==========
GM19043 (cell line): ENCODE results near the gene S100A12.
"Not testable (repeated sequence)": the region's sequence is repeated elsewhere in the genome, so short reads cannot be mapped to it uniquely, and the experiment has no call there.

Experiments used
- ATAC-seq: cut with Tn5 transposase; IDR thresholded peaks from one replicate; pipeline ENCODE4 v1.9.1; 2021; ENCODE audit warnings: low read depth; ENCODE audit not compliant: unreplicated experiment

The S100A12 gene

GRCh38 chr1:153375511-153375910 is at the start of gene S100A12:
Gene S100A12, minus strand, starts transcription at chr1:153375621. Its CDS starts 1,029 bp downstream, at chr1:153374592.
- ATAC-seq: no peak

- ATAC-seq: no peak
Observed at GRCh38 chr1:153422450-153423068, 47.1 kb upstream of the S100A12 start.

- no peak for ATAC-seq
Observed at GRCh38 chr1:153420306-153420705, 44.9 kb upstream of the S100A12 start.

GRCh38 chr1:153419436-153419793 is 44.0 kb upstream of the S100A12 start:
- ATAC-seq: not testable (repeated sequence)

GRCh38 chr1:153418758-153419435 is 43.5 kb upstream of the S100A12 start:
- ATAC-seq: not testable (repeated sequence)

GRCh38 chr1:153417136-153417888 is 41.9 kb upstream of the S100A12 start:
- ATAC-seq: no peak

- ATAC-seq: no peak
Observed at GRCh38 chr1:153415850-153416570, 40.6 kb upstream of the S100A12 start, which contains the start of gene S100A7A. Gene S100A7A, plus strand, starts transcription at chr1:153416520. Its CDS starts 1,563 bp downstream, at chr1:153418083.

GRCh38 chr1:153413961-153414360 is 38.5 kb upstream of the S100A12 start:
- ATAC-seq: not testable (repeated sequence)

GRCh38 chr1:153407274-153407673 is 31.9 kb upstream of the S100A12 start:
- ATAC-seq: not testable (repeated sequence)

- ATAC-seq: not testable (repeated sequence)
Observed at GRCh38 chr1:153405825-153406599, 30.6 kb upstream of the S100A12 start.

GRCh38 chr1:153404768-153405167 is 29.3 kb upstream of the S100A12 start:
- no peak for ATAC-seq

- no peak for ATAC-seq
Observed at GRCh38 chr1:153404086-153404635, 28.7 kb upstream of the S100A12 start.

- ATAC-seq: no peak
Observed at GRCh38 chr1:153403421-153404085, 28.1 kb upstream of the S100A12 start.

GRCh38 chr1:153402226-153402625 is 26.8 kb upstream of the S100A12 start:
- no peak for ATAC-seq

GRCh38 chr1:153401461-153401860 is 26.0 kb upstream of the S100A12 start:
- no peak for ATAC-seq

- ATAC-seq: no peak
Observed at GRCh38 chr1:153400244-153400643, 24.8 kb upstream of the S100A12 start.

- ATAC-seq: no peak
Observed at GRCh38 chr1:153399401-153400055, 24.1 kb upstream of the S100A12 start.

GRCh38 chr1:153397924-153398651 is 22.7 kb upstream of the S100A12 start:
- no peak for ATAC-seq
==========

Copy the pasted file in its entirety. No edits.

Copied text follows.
GM19043 (cell line): ENCODE results near the gene S100A12.
"Not testable (repeated sequence)": the region's sequence is repeated elsewhere in the genome, so short reads cannot be mapped to it uniquely, and the experiment has no call there.

Experiments used
- ATAC-seq: cut with Tn5 transposase; IDR thresholded peaks from one replicate; pipeline ENCODE4 v1.9.1; 2021; ENCODE audit warnings: low read depth; ENCODE audit not compliant: unreplicated experiment

The S100A12 gene

GRCh38 chr1:153375511-153375910 is at the start of gene S100A12:
Gene S100A12, minus strand, starts transcription at chr1:153375621. Its CDS starts 1,029 bp downstream, at chr1:153374592.
- ATAC-seq: no peak

- ATAC-seq: no peak
Observed at GRCh38 chr1:153422450-153423068, 47.1 kb upstream of the S100A12 start.

- no peak for ATAC-seq
Observed at GRCh38 chr1:153420306-153420705, 44.9 kb upstream of the S100A12 start.

GRCh38 chr1:153419436-153419793 is 44.0 kb upstream of the S100A12 start:
- ATAC-seq: not testable (repeated sequence)

GRCh38 chr1:153418758-153419435 is 43.5 kb upstream of the S100A12 start:
- ATAC-seq: not testable (repeated sequence)

GRCh38 chr1:153417136-153417888 is 41.9 kb upstream of the S100A12 start:
- ATAC-seq: no peak

- ATAC-seq: no peak
Observed at GRCh38 chr1:153415850-153416570, 40.6 kb upstream of the S100A12 start, which contains the start of gene S100A7A. Gene S100A7A, plus strand, starts transcription at chr1:153416520. Its CDS starts 1,563 bp downstream, at chr1:153418083.

GRCh38 chr1:153413961-153414360 is 38.5 kb upstream of the S100A12 start:
- ATAC-seq: not testable (repeated sequence)

GRCh38 chr1:153407274-153407673 is 31.9 kb upstream of the S100A12 start:
- ATAC-seq: not testable (repeated sequence)

- ATAC-seq: not testable (repeated sequence)
Observed at GRCh38 chr1:153405825-153406599, 30.6 kb upstream of the S100A12 start.

GRCh38 chr1:153404768-153405167 is 29.3 kb upstream of the S100A12 start:
- no peak for ATAC-seq

- no peak for ATAC-seq
Observed at GRCh38 chr1:153404086-153404635, 28.7 kb upstream of the S100A12 start.

- ATAC-seq: no peak
Observed at GRCh38 chr1:153403421-153404085, 28.1 kb upstream of the S100A12 start.

GRCh38 chr1:153402226-153402625 is 26.8 kb upstream of the S100A12 start:
- no peak for ATAC-seq

GRCh38 chr1:153401461-153401860 is 26.0 kb upstream of the S100A12 start:
- no peak for ATAC-seq

- ATAC-seq: no peak
Observed at GRCh38 chr1:153400244-153400643, 24.8 kb upstream of the S100A12 start.

- ATAC-seq: no peak
Observed at GRCh38 chr1:153399401-153400055, 24.1 kb upstream of the S100A12 start.

GRCh38 chr1:153397924-153398651 is 22.7 kb upstream of the S100A12 start:
- no peak for ATAC-seq